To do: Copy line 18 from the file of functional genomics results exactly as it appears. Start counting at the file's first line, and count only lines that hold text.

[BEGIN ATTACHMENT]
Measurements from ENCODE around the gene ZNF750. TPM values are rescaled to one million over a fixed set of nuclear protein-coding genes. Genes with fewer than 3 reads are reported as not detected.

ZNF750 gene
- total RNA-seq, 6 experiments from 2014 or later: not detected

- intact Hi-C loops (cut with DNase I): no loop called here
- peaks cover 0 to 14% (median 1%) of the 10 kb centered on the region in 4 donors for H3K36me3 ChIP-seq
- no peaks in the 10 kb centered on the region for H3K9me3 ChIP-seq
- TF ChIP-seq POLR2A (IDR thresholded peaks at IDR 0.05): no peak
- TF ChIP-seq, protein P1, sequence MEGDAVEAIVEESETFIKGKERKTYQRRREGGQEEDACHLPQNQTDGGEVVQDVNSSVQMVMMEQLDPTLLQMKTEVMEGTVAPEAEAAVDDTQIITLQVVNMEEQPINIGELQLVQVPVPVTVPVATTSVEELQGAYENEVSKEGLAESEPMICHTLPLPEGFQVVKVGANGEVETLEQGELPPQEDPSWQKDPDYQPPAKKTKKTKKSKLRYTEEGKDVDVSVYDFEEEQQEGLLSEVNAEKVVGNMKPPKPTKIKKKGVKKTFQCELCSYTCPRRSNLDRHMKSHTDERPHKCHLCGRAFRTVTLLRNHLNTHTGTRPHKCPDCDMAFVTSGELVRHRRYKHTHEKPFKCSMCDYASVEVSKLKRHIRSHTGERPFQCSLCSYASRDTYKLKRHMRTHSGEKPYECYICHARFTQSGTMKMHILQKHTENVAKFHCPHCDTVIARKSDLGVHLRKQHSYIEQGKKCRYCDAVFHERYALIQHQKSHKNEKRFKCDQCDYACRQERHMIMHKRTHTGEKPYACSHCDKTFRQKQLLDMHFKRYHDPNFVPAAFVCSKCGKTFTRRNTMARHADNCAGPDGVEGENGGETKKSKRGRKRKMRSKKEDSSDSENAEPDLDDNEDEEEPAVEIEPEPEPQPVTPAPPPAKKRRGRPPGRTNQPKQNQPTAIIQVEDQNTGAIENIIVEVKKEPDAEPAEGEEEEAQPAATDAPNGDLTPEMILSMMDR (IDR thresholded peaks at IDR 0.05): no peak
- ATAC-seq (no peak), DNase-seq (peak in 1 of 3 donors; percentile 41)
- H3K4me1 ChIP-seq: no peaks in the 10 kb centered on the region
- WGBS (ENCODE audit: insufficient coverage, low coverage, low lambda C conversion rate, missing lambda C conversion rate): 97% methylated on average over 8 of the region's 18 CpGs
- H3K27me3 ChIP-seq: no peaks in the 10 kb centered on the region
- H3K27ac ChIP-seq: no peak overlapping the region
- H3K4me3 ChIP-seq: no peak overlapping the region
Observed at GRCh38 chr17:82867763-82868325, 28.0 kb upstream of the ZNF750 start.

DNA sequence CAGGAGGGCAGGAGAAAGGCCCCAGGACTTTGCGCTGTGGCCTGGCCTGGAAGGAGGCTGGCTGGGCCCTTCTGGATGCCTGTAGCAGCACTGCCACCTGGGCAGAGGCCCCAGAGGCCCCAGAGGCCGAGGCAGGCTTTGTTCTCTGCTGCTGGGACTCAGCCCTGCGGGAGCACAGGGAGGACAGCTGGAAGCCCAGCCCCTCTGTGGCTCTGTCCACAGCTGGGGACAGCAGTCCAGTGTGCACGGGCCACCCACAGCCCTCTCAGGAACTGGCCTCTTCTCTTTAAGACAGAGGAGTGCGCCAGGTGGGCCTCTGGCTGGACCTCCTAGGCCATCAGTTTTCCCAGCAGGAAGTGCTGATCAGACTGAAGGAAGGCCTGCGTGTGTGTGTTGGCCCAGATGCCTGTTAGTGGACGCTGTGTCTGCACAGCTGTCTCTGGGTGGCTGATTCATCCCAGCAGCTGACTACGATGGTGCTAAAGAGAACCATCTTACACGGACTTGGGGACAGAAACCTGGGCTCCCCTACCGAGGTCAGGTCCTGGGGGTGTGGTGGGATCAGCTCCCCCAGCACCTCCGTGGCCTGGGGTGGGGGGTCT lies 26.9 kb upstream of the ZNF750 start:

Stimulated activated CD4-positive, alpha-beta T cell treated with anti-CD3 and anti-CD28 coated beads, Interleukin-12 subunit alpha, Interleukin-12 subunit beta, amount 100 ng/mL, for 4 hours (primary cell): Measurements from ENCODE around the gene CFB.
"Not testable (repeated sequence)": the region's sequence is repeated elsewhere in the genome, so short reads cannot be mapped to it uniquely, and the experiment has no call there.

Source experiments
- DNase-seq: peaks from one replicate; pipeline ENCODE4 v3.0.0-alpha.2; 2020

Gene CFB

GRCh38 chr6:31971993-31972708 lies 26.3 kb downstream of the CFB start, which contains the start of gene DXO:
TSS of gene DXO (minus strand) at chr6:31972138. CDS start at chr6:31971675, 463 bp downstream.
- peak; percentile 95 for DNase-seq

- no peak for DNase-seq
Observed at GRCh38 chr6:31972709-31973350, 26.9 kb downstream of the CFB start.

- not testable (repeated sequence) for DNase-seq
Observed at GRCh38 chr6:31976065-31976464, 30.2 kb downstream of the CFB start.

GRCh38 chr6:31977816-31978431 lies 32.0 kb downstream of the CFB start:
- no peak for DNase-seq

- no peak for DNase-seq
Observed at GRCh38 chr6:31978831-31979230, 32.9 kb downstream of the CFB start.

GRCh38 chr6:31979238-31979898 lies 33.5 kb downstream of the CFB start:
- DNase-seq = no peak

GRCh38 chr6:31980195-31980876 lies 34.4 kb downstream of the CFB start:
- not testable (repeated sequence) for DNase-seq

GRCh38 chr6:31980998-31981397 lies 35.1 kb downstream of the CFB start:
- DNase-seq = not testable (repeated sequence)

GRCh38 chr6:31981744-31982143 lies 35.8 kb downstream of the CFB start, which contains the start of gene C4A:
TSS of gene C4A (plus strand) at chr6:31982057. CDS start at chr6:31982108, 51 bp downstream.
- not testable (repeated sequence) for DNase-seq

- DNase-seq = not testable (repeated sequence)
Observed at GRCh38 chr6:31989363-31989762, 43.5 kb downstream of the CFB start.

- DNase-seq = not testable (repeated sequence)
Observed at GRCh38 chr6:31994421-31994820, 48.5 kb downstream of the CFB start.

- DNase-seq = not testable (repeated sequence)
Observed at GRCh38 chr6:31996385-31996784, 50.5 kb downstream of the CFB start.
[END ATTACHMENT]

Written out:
"Not testable (repeated sequence)": the region's sequence is repeated elsewhere in the genome, so short reads cannot be mapped to it uniquely, and the experiment has no call there.